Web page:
To send content items to your account,
please confirm that you agree to abide by our usage policies.
If this is the first time you use this feature, you will be asked to authorise Cambridge Core to connect with your account.
Find out more about sending content to .
To send content items to your Kindle, first ensure firstname.lastname@example.org
is added to your Approved Personal Document E-mail List under your Personal Document Settings
on the Manage Your Content and Devices page of your Amazon account. Then enter the ‘name’ part
of your Kindle email address below.
Find out more about sending to your Kindle.
Note you can select to send to either the @free.kindle.com or @kindle.com variations.
‘@free.kindle.com’ emails are free but can only be sent to your device when it is connected to wi-fi.
‘@kindle.com’ emails can be delivered even when you are not connected to wi-fi, but note that service fees apply.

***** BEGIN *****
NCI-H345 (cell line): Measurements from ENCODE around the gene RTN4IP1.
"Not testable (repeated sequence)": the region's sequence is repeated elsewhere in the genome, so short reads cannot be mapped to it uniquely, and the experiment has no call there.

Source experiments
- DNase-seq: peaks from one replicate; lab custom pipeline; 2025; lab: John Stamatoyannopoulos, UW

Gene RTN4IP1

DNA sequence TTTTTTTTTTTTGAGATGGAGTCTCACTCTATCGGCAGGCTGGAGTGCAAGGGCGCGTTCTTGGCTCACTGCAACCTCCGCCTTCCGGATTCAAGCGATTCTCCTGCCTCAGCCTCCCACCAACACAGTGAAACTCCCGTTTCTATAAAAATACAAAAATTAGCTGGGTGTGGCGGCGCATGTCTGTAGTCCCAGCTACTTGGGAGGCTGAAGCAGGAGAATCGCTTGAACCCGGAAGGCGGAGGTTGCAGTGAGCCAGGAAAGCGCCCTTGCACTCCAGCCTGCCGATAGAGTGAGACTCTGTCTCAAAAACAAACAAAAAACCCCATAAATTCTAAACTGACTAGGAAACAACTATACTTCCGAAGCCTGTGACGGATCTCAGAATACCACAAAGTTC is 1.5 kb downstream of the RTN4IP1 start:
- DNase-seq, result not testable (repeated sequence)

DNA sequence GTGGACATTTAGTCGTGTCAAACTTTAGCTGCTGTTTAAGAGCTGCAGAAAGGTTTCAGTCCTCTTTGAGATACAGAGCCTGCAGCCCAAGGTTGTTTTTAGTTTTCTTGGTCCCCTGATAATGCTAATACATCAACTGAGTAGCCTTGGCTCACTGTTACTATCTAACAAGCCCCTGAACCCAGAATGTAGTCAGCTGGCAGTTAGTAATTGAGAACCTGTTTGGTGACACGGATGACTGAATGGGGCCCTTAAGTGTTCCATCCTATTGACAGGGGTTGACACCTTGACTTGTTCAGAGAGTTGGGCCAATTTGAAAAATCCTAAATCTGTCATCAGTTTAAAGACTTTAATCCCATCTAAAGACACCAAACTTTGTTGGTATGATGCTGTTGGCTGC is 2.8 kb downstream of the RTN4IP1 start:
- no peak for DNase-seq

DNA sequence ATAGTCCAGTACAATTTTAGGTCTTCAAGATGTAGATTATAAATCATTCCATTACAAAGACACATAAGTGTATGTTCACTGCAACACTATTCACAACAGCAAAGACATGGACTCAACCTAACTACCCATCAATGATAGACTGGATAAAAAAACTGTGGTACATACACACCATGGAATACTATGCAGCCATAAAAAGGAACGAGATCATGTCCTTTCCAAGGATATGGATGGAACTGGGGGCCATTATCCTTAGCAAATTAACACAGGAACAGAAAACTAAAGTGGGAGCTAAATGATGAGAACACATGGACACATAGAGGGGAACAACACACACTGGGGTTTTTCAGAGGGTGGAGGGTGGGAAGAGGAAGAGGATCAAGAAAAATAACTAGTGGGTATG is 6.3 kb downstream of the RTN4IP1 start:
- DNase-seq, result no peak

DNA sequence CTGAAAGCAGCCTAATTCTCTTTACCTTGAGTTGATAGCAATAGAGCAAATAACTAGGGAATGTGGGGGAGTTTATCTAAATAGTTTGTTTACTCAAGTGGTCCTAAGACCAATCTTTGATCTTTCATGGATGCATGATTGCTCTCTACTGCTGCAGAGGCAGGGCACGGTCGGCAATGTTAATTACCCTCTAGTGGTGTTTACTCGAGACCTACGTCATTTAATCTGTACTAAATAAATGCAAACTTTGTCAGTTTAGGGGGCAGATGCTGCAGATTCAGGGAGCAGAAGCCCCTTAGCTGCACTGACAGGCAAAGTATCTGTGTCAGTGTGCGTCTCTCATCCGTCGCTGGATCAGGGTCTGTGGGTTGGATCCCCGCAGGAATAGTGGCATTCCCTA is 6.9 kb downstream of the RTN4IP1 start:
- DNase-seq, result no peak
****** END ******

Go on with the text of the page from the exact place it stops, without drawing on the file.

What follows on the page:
High-SiO2 rocks referred to as oceanic plagiogranites are common within the crustal sequences of ophiolites; however, their mode of petrogenesis is controversial with both late-stage fractional crystallization and partial melting models being proposed. Here, we present new whole-rock data from plagiogranitic dyke-like bodies and lenses from the lower and middle sections of the sheeted dyke complex of the Cretaceous Muslim Bagh Ophiolite, northwestern Pakistan. The plagiogranites have similar geochemical signatures that are inconsistent with them being the fractionation products of the mafic units of the Muslim Bagh Ophiolite. However, the plagiogranites all display very low TiO2 contents (<0.4 wt%), implying that they formed by partial melting of mafic rocks. Melt modelling of a crustal gabbro from the Muslim Bagh Ophiolite shows that the trace-element signature of the plagiogranites can be replicated by 5–10% melting of a crustal hornblende gabbro with amphibole as a residual phase, resulting in a concave-up middle rare Earth element pattern. Compositional similarities between the Muslim Bagh Ophiolite plagiogranites and Archaean TTG (trondhjemite–tonalite–granodiorite) has implications for the generation of juvenile Archaean continental crust. As the Muslim Bagh Ophiolite was derived in a supra-subduction zone, it is suggested that some Archaean TTG may have been derived from melting of mafic upper crust in early subduction-like settings. However, due to the small volume of Muslim Bagh Ophiolite plagiogranites, it is inferred that they can be instructive on the petrogenesis of some, but not all, Archaean TTG.